Meanwhile the Rangers repelled an attack by a battalion of Italian infantry (an element of the 4th Livorno Division) advancing from the direction of Butera. The enemy soldiers were approaching across open ground in an unusual close-order formation, fully exposed to the American gunners. It was a baffling move by the Italians, who seemed to have a death wish. Every weapon at the Americans’ disposal-captured field guns, the 83rd’s mortars and offshore naval gunnery-rained devastation upon the hapless Italians. As a result, not one enemy soldier reached Gela.The Italian thrust against Gela stopped, the 26th Combat Team moved from the Gela-Farello landing ground into Gela and made contact with Darby's force by noon. Two battalions swept past the city on the east, cut Highway 117, and took high ground two miles to the north. With the city firmly in American hands, Colonel Bowen, the 26th RCT commander, began to think of seizing the terrain overlooking Ponte Olivo airfield from the west. Yet he was not anxious to start until he had adequate field artillery and armor support. As of noon, Bowen had neither. Nor was the situation along the Piano Lupo-Niscemi axis clear. South of Niscemi, the right column of Conrath's two-pronged counterattack, the tank-heavy force, closed into its assembly area. The infantry-heavy force closed in the Biscari area. With all in readiness at 1400, five hours late, Conrath sent his Hermann Goering Division into its attack. The second attack coordinated with the Germans on July 11 (according to the US Army official documents) Conrath, the "Hermann Goerin Division" commander, who had received a call from the XVI Corps commander, went to the corps headquarters at Piazza Armerina. He learned for the first time of his attachment to the corps and together with Generale di Divisione Domenico Chirieleison, the Livorno Division commander, also in attendance, he received word of Guzzoni's plan for a co-ordinated attack against Gela. According to the plan, the attack, starting at 0600, would have the German division converging on Gela from the northeast in three columns, the Italian division converging on Gela from the northwest, also in three columns. Northwest of Gela, General Chirieleison commander of the ''Livorno Division" ordered one column to strike at Gela from the north, a second to advance astride the Gela-Butera road and strike Gela from the northwest, the third, while guarding the division right flank against American forces near Licata, to move southeast from Butera Station to Gela. The remnants of the Italian "Mobile Group E" were to support the first column. General Conrath at 0615, 11 July, sent the three task forces of the Hermann Goering Division forward. (Map V) At the same time, one Italian task force, the one nearest Highway 117, jumped off, but on its own initiative, apparently after seeing the German tank battalion start south from Ponte Olivo airfield. To help support the converging attacks on Gela, German and Italian aircraft struck the beaches and the naval vessels lying offshore. The 3d Battalion, 26th Infantry, which had been advancing up the east side of Highway 117, bore the brunt of the German attack. Company K was driven to the south and west toward Gela, but the remainder of the battalion held firm. The Italian column passed the 26th Infantry, bumped into Company K, which was trying to get back to Gela, and headed directly for the city. Colonel Darby's force in Gela laid down heavy fire on the approaching enemy. The 33d Field Artillery Battalion began pounding away at both columns. The two batteries from the 5th Field Artillery Battalion joined in. The 26th Infantry's Cannon Company and the 4.2-inch mortars in Gela also opened fire. The combination of fires stopped the Italians. The bulk of the Livorno Division had by this time joined the Hermann Goering Division attack. General Conrath's two tank battalions were once again united, and though he still contended with the 16th Infantry on Piano Lupo, he decided to send the bulk of his armored force across the Gela plain to the beaches. General Chirieleison, the Livorno Division commander, was also pushing for a concentrated attack that would surge over the American positions. He had already lost one hour waiting for contact with the German unit. He did have one column engaging the Americans in Gela. Now he sent a second from Butera toward the city. With most of the Rangers and engineers heavily engaged against the Italian thrust down Highway 117, only two Ranger companies on the west side of Gela stood in the way of Chirieleison's second column. "You will fight with the troops and supporting weapons you have at this time," Colonel Darby told them. "The units in the eastern sector are all engaged in stopping a tank attack." When the Italian column came within range, the two Ranger companies opened fire with their captured Italian artillery pieces, and with their supporting platoon of 4.2-inch mortars. The Italian movement slowed. General Patton appeared at the Ranger command post in this sector, a two-story building, and watched the Italian attack. As he turned to leave, he called out to Captain Lyle, who commanded the Rangers there, "Kill every one of the goddam bastards." Lyle called on the cruiser Savannah to help, and before long almost 500 devastating rounds of 6-inch shells struck the Italian column. Through the dust and smoke, Italians could be seen staggering as if dazed. Casualties were heavy. The attack stalled. Moving out to finish the task, the Ranger companies captured almost 400 enemy troops. "There were human bodies hanging from the trees," Lyle noted, "and some blown to bits." As it turned out, a large proportion of the officers and more than 50 percent of the Italian soldiers were killed or wounded. East of Gela, as General Conrath sent the major part of both his tank battalions toward the beaches, the Gela plain became a raging inferno of exploding shells, smoke, and fire. The lead tanks reached the highway west of Santa Spina, two thousand yards from the water. As they raked supply dumps and landing craft with fire, the division headquarters reported victory: "pressure by the Hermann Goering Division & Livorno Division [has] forced the enemy to re-embark temporarily." At Sixth Army headquarters, General Guzzoni was elated. After discussion with General von Senger, he instructed XVI Corps to put the revised plan into action: wheel the German division that afternoon to the east toward Vittoria. General Faldella, the Sixth Army chief of staff, reported (Lo sbarco, page 148) an intercepted Seventh Army radio message that ordered the U.S. 1st Division to prepare for re-embarkation. Faldella repeated this to Mrs. Magna Bauer in Rome during an interview in January 1959, asking repeatedly whether the original message appeared in the official records (that "strangely" disappeared after WWII)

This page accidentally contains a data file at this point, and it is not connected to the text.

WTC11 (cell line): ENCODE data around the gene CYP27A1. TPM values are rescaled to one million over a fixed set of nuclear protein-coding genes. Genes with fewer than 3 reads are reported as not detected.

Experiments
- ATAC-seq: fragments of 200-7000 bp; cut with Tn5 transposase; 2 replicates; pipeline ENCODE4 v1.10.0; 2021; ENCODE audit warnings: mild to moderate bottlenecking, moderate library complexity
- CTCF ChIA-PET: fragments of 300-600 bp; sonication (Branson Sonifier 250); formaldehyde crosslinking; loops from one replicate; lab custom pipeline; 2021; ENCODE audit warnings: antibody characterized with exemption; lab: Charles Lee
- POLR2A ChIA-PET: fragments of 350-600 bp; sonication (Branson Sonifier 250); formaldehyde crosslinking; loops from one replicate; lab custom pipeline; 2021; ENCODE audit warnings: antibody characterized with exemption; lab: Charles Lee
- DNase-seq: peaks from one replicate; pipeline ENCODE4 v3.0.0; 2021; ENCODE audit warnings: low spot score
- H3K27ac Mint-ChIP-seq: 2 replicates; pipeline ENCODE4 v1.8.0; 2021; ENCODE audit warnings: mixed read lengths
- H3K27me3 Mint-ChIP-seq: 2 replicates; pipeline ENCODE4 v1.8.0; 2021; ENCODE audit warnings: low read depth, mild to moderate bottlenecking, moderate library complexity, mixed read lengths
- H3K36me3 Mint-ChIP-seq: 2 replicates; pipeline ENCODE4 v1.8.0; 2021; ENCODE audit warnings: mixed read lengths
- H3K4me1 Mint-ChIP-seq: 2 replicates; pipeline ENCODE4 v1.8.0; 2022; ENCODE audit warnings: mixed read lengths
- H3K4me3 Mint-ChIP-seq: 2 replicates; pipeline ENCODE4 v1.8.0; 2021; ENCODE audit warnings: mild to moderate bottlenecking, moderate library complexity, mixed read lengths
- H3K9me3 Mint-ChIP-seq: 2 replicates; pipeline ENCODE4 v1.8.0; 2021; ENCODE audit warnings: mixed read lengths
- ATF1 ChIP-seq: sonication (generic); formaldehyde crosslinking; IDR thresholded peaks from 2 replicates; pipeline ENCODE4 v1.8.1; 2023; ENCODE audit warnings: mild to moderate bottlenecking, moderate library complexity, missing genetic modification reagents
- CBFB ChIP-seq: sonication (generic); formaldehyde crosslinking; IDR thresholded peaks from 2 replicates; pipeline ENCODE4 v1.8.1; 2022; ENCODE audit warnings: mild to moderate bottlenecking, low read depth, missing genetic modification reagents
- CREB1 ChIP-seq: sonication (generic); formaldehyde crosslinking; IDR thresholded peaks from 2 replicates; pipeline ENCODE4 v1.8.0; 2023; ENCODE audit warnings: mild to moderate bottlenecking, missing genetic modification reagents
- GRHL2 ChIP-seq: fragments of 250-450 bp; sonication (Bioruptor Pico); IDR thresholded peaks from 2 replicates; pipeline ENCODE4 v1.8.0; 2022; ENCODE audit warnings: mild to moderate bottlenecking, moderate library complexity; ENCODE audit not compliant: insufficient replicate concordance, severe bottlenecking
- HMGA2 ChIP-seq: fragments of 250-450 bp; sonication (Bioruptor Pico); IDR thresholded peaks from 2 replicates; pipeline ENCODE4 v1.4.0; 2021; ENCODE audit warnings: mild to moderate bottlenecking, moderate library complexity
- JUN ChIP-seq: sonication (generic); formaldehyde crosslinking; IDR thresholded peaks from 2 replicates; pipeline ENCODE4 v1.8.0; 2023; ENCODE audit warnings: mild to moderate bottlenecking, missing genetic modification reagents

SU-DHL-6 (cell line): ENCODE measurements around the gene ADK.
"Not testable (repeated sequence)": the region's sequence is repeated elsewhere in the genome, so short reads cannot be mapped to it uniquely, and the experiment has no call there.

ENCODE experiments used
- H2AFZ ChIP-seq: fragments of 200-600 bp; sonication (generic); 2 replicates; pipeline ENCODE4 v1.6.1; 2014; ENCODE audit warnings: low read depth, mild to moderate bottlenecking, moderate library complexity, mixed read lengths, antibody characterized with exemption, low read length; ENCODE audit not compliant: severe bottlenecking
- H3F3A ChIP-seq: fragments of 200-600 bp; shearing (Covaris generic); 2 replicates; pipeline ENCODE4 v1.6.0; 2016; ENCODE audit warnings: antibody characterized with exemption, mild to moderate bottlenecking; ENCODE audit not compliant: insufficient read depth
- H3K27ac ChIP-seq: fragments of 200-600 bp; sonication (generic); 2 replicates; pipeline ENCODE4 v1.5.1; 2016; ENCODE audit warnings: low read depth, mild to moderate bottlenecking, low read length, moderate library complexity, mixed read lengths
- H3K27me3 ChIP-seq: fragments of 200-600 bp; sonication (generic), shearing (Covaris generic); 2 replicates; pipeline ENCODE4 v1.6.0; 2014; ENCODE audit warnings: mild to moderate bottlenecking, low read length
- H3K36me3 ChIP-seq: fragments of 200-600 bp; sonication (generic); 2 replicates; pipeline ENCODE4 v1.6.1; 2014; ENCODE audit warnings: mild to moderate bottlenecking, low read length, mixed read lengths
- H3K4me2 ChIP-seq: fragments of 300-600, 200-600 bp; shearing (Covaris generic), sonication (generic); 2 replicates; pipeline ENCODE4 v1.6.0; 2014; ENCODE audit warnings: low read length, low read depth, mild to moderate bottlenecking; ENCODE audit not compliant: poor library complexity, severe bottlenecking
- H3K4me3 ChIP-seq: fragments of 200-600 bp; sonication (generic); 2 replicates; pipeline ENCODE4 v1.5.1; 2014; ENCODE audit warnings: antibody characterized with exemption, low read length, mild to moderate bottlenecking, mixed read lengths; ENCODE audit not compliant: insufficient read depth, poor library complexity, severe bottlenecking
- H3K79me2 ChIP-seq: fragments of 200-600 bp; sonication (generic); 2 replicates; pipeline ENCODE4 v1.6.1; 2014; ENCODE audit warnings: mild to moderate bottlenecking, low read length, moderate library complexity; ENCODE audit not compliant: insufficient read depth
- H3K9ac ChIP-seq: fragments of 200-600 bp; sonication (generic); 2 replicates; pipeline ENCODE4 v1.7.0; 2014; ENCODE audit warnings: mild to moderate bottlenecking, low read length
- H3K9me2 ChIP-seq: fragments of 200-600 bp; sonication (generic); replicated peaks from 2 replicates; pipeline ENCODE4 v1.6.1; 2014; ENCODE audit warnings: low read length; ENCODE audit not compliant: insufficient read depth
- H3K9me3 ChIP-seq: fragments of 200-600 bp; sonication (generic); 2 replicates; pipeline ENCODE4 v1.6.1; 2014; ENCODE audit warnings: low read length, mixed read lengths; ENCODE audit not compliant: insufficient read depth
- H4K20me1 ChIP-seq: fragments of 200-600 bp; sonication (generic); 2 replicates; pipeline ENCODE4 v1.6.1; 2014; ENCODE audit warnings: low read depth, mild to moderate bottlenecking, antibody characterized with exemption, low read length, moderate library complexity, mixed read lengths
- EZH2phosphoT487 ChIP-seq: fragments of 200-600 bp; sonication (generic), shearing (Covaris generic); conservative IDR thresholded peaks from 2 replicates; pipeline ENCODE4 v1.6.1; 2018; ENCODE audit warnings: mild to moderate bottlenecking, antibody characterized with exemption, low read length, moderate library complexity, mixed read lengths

At 11.00 the Americans retreated inside Gela and Italian troops reached the railway station, while the German tanks reached the beaches south of Gela. The Americans were desperate and started to fear their beachhead lost. Exactly at that hour the headquarters of the VI Italian Army obtained an encrypted message from general Patton ordering to get ready for possible return to ships. But suddenly tanks and troops commanded by colonel Galvin from the south hit the Germans and forced them to stop the winning offensive. The German tanks were hard hit by the navy guns and started to retreat in the early afternoon with heavy losses.But the German tanks never reached the 1st Division beaches. Nor was there any hint of American re-embarkation. The 32d Field Artillery Battalion, coming ashore in Dukws moved directly into firing positions along the edge of the sand dunes and opened direct fire on the mass of German armor to its front. The 16th Infantry Cannon Company, having just been ferried across the Acate River, rushed up to the dune line, took positions, and opened fire. Four of the ten medium tanks of Colonel White's CCB finally got off the soft beach, and, under White's direction, opened fire from the eastern edge of the plain. The 18th Infantry and the 41st Armored Infantry near the Gela-Farello landing ground prepared to add their fires. Engineer shore parties stopped unloading and established a firing line along the dunes. Naval gunfire, for a change, was silent--the opposing forces were too close together for the naval guns to be used. Under the fearful pounding, the German attack came to a halt. Milling around in confusion, the lead tanks were unable to cross the coastal highway. The German tanks pulled back, slowly at first and then increasing their speed as naval guns opened fire and chased them. Sixteen German tanks lay burning on the Gela plain. North of Gela, artillery and naval fire, small arms, machine gun, and mortar fires reduced the Livorno column to company size, and these troops were barely holding on to positions they had quickly dug. The third Italian column, in about battalion size, starting to move from Butera Station to Gela, ran into a combat patrol which had been dispatched by the 3d Division to make contact with the Gela force. The company-size patrol inflicted heavy casualties on the Italians, who pulled back to their original position. The battering received during this attack on Gela finished the Livorno Division as an effective combat unit.